I tried not to say this because it’s the interweb and peeps get offended on the interweb, but let’s just say that Obama made me do it.
So here I go
When anyone mentions human rights these days everyone jumps up in arms either for or against gay marriage. It’s…
Oh, trust me, I am angry about all those things. The fact that the government is reneging on their promised increases to foreign aid is partly what got me thinking about it. I completely understand the suffering of LGBT people, especially for non-religous people who are having to conform to a religous viewpoint that they don’t hold. What I’m frustrated about is that I’m having a hard time finding people who care enough about abolition to do anything about it, yet the streets are lined with rainbow posters. I don’t think it’s the media that’s the problem. I live in the middle of Sydney and the struggle for gay marriage is ingrained more in the social agenda than in the media agenda.
Belittling the fact the fact that the gay community feels ostracised or alienated is definitely not my intention. I do believe the Christian message is one of love and tolerance to a point (but that’s a conversation we should have in real life). But I still don’t think that the issue of feeling ostracised should be spoken about louder than the issue of freedom.
As for the fight for gay marriage helping us to understand people who are different from us, are they that different? I thought this was about seeing us all as the same. If we want to fight for social justice, why should we go along the path that edges closer to abolition instead of just directly targeting abolition.
In a perfect world, society would have the attention span for more than a few issues at a time. In my fight for social justice I’ve heard some horrific things; like stories about sex slaves who died when their building caught fire because they were chained to the wall, one of my friends was trafficked as a domestic slave in Turkey and escaped after an ordeal that she still can’t talk about. I’ve seen seven year old girls offering grown men blow jobs so they wouldn’t have to have sex with them. 70 percent of the sex workers at Kings Cross, in Sydney are slaves, often brought here with the promise of paid work.
I hear what you’re saying, but I can’t change my standpoint, even if I’m standing alone. I think freedom is more important than acceptance. That’s not to say acceptance isn’t important, but we need to prioritise.
The reason you can find people who are passionate about same-sex marriage but nobody seems to care about abolition is because either,
- People assume slavery is something we’ve already solved
- They don’t know any slaves, or they assume slavery/sex trafficking is only a problem in places like Thailand
but you know some of these women; they’ve told you their stories and you’ve taken on their pain. You are compelled to do something about it because it’s an injustice that has made itself apparent to you and you want to see it come to an end.
The same holds true for LGBT activists, they either know people who are LGBT or they are part of the LGBT community. They know about the injustices suffered by LGBT people and they want to see them stop. Same-sex marriage isn’t about seeing everyone as the same, it’s about being inclusive towards difference. Support for same-sex marriage in Australia is somewhere around 60% of the population, but LGBT people only make up 4%-10% (depending on who you ask) - that’s a lot of people that have come to empathise with a group experiencing something completely alien to the mainstream.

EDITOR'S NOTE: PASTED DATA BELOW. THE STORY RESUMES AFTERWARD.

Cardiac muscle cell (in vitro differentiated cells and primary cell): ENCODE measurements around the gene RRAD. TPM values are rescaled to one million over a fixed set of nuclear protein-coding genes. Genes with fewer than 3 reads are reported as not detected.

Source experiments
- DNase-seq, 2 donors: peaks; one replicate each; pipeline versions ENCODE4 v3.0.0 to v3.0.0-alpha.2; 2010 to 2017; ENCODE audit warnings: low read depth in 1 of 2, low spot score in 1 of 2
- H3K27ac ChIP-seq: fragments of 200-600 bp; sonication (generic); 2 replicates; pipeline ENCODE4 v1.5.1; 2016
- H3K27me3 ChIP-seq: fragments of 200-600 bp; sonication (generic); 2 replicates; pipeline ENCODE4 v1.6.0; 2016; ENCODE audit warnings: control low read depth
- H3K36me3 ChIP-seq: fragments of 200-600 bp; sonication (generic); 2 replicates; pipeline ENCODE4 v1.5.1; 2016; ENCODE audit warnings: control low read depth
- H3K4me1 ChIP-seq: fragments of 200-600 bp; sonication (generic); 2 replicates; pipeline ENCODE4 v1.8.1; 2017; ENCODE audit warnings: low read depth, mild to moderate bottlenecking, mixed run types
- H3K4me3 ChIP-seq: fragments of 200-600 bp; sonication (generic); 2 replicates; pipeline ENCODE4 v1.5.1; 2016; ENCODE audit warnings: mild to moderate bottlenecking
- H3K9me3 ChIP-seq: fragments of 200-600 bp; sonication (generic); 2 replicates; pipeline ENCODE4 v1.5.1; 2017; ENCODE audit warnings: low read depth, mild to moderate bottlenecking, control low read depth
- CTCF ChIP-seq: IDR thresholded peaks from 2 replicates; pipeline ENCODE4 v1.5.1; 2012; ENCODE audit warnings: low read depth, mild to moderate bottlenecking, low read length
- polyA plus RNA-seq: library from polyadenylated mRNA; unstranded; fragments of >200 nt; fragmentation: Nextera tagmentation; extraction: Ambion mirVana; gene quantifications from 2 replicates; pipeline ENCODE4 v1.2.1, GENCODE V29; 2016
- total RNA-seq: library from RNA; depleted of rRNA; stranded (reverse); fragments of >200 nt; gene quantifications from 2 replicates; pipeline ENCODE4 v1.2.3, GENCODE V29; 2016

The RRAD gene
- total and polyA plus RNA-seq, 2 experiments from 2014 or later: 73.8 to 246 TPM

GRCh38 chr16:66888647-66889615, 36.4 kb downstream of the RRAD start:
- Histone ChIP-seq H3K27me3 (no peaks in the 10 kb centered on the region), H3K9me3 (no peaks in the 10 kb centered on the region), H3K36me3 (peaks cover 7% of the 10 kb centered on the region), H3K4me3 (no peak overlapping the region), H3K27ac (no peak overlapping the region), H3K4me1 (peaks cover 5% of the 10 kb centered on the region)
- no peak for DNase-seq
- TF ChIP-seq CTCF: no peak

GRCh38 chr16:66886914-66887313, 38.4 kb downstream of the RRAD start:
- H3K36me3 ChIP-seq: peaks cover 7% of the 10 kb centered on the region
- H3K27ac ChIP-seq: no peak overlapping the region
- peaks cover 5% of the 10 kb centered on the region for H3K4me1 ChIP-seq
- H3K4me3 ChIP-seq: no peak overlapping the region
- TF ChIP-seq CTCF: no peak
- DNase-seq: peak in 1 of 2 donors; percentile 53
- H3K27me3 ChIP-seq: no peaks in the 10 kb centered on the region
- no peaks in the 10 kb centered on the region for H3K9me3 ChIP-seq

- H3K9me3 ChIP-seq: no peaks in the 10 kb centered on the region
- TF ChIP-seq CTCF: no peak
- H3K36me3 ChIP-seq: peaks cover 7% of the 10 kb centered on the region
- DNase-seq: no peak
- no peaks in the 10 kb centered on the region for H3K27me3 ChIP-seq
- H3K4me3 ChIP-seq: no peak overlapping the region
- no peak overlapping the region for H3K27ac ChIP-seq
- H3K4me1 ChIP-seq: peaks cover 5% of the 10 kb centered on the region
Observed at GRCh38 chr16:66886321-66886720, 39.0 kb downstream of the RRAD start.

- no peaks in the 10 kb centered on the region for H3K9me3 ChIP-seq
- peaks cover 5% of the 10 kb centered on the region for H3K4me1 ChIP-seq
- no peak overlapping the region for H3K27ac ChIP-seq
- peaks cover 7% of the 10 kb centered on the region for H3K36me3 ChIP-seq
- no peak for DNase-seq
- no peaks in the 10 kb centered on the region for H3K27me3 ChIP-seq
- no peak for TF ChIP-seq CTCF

This is helpful to you because that’s a lot of people who have already been through the difficult process of putting themselves in someone else’s shoes. I’m not pretending that the gay rights movement is going to usher in a golden age of justice and prosperity, but in many ways gay rights are only possible because of civil rights movements that have gone before it: for labourers, women, people of colour, etc. Justice builds on itself. It’s unwise to try and tear down one civil rights movement supposedly to benefit another group you think are more important or deserving.
Slavery has been part of the human story for more than 8000 years - an absolute eradication of it could take hundreds more. If LGBT people and their allies aren’t supposed to campaign for equal rights until this time what are we expected to do? Telling LGBT activists to wait reminds me of what Martin Luther King Jr wrote on the topic of black/white segregation in his ‘Letter from a Birmingham Jail’:
We know through painful experience that freedom is never voluntarily given by the oppressor; it must be demanded by the oppressed. Frankly, I have yet to engage in a direct action campaign that was “well timed” in the view of those who have not suffered unduly from the disease of segregation. For years now I have heard the word “Wait!” It rings in the ear of every Negro with piercing familiarity. This “Wait” has almost always meant “Never.” We must come to see, with one of our distinguished jurists, that “justice too long delayed is justice denied.”
Usually I think equating the LGBT experience to that of segregated ethnic minorities is missing the mark a bit but in this case I think the comparison is fair. The time for equality for same-sex attracted and transexual people is not later, it’s now. We can do something about this now. You should never be content to see an injustice and let it remain.
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